This guide is meant to facilitate Submariner code review by sharing norms, best practices, and useful patterns.
Submariner follows the Kubernetes Code Review Guide wherever relevant. This guide collects the most important highlights of the Kubernetes process and adds Submariner-specific extensions.
Pull Requests to Submariner require two approvals from a Committer to the relevant part of the code base, as defined by the CODEOWNERS file at the root of each repository and the Community Membership/Committers process.
Kubernetes recommends avoiding merge commits.
With our current GitHub setup, pull requests are liable to include merge commits temporarily. Whenever a PR is updated through the UI, GitHub merges the target branch into the PR. However, since we merge PRs by either squashing or rebasing them, those merge commits disappear from the series of commits which ultimately ends up in the target branch.
Kubernetes recommends squashing commits using these guidelines.
After a review, prepare your PR for merging by squashing your commits.
All commits left on your branch after a review should represent meaningful milestones or units of work. Use commits to add clarity to the development and review process. Keep in mind that smaller commits are easier to review.
Before merging a PR, squash the following kinds of commits:
When addressing review comments, as a general rule, push a new commit instead of amending to the prior commit as the former makes it easy for reviewers to determine what changed.
To avoid cluttering the git log, squash the review commits into the appropriate commit before merging. The committer can do this in GitHub
via the “Squash and merge” option. However you may want to preserve other commits, in which case squashing will need to be done manually via
the Git CLI. To make that simpler, you can commit the review-prompted changes with
git commit --fixup with the appropriate commit hash.
This will keep them as separate commits, and if you later rebase with the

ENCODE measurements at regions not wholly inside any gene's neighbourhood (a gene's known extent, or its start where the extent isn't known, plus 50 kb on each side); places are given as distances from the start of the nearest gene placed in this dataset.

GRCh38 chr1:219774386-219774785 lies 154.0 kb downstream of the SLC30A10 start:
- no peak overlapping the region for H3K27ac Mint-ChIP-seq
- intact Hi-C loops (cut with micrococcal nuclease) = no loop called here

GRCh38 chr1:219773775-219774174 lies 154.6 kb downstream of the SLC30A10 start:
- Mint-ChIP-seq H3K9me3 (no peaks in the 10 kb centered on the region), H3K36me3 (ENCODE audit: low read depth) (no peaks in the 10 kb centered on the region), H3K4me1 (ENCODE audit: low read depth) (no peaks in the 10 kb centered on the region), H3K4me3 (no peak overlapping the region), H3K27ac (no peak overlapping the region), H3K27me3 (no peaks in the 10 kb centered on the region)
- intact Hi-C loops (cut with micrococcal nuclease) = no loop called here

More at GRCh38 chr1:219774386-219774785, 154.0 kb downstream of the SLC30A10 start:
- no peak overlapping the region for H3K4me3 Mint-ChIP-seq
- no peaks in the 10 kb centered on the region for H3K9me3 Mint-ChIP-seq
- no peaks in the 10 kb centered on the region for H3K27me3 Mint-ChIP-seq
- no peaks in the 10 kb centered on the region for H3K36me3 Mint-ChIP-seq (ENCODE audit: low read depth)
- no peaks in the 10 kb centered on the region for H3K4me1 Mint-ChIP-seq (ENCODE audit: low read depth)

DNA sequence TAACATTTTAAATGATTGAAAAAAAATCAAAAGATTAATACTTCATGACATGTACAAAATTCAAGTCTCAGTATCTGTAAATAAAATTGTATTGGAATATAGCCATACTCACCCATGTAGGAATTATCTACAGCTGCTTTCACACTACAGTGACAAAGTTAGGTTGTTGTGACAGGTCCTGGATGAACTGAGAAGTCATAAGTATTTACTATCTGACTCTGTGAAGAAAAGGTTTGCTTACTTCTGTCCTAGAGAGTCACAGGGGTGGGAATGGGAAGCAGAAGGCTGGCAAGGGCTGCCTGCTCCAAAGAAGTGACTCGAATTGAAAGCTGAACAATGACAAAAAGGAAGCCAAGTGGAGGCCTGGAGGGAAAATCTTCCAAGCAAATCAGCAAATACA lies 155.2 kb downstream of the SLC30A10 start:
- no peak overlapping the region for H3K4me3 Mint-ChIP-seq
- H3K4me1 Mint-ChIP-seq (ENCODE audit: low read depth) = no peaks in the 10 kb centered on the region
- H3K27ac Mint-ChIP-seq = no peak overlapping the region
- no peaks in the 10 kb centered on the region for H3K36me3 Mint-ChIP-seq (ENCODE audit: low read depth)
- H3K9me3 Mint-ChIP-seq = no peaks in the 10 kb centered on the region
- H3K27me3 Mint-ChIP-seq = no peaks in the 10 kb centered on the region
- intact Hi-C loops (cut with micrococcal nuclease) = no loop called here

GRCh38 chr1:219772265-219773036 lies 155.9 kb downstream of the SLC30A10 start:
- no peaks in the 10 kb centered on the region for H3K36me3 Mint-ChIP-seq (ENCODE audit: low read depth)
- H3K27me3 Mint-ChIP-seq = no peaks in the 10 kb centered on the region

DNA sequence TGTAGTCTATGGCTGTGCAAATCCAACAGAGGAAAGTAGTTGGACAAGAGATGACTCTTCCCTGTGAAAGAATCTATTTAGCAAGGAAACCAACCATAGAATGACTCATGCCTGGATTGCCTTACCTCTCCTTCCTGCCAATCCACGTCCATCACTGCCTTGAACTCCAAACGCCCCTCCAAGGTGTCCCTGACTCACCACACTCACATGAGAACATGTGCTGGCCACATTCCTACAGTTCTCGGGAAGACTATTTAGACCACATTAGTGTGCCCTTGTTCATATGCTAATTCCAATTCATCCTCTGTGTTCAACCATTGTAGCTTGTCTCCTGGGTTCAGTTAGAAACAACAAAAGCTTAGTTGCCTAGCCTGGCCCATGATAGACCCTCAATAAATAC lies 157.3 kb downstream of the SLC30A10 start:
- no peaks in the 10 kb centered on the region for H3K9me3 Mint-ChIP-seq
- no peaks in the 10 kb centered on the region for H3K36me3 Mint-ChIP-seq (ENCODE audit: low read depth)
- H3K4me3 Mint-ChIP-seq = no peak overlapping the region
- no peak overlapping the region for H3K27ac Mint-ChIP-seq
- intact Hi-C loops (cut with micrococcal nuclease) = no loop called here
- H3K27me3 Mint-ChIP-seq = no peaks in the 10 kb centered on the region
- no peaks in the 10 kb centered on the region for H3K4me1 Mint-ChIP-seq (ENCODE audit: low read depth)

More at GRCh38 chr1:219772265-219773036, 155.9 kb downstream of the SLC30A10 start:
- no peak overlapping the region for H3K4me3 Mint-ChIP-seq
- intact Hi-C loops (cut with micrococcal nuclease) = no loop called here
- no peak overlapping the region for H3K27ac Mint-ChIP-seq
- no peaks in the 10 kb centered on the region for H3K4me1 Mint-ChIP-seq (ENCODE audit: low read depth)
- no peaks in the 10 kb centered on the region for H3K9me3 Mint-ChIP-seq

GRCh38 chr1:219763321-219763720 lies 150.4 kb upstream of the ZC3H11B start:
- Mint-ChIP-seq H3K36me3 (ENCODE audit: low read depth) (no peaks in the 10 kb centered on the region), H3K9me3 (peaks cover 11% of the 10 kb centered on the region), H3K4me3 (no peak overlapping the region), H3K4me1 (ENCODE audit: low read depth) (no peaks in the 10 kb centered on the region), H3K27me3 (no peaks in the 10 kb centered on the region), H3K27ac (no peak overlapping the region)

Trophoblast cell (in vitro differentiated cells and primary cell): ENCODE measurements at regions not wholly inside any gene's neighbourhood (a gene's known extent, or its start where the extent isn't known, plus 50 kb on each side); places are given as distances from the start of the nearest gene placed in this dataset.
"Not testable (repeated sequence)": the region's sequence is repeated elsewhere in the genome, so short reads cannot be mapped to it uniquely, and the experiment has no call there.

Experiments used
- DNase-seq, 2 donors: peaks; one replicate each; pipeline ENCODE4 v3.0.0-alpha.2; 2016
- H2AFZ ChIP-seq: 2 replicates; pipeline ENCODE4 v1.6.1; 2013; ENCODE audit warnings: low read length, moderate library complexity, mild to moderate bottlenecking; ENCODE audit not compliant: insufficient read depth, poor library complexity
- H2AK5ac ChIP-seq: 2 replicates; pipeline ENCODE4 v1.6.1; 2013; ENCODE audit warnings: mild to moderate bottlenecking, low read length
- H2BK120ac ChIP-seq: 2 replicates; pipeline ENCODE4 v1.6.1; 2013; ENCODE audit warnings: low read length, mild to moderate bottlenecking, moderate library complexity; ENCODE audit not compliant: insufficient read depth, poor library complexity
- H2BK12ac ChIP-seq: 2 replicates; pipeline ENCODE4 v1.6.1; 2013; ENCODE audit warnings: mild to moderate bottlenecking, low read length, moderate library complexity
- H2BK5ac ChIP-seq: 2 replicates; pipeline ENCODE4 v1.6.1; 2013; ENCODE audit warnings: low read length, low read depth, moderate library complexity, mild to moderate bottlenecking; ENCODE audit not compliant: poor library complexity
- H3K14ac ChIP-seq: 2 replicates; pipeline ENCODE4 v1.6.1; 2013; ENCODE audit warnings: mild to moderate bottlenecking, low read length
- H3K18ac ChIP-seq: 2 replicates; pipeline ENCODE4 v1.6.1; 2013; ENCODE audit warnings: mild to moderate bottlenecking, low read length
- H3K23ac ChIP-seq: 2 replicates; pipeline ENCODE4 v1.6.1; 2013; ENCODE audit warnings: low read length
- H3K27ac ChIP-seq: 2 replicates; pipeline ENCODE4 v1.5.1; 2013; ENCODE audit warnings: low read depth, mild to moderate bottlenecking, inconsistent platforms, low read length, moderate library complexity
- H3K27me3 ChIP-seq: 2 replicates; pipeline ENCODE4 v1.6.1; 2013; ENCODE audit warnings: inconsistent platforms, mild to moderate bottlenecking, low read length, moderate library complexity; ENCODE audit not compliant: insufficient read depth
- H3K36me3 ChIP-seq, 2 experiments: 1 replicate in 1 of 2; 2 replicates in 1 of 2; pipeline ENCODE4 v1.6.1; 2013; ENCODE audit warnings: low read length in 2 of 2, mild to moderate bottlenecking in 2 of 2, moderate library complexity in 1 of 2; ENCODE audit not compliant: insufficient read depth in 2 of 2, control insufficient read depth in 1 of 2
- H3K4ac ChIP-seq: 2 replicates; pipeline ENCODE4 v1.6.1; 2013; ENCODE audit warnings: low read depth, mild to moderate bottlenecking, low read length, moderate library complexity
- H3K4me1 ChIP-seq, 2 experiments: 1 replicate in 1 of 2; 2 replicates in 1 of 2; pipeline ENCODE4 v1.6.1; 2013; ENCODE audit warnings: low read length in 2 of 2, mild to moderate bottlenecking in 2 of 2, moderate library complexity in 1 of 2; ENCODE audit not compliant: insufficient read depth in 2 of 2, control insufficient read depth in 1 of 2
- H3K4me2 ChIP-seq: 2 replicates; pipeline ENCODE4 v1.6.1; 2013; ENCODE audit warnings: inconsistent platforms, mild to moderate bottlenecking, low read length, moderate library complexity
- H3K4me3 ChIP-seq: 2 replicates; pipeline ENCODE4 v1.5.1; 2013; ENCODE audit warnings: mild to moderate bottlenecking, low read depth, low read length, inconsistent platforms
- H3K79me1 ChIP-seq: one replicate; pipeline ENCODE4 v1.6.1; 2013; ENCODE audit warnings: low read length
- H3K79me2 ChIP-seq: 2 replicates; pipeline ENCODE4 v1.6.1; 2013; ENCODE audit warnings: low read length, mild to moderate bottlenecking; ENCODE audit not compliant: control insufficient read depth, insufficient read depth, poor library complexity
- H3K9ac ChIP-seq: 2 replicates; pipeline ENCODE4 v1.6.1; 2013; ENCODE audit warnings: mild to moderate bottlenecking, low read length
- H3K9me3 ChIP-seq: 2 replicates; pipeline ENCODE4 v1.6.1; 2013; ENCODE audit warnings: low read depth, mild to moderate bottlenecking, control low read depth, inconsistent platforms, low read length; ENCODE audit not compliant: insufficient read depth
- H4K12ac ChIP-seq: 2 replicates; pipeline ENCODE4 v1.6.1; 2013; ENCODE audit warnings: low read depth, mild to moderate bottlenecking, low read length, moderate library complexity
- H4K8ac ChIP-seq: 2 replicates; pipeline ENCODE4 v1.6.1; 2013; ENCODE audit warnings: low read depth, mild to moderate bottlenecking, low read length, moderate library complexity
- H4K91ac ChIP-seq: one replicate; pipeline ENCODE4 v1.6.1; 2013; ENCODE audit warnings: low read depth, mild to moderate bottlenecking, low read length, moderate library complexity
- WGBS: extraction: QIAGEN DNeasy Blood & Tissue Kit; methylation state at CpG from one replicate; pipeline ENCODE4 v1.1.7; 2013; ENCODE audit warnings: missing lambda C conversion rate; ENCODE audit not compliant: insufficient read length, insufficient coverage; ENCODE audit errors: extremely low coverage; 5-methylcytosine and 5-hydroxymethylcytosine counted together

--autosquash option (that is
git rebase --autosquash -i) they
will automatically be selected for squashing.
Kubernetes recommends these commit message practices.
GitLint will automatically be run against all commits to try to validate these conventions.
If a PR is substantially changed after a code review, the author should dismiss the stale reviews.
With the current GitHub configuration, reviews are not automatically dismissed when PRs are updated. This is to cause less drag for the typical cases, like minor merge conflicts. As Submariner grows, it might make sense to trade this low-drag solution for one where only exactly the reviewed code can be merged.
If someone requests changes (“votes -1”) for a PR, a best-effort should be made to address those concerns and achieve a neutral position or approval (0/+1 vote) before the PR is merged.
To avoid wasting resources by running unnecessary jobs, only use the Update branch button to add a merge commit once a PR is actually ready to merge (has required reviews and no -1s). Unless other relevant code has changed, the new job results don’t tell us anything new. Since changes are constantly being merged, it’s likely another merge commit and set of jobs will be necessary right before merging anyway.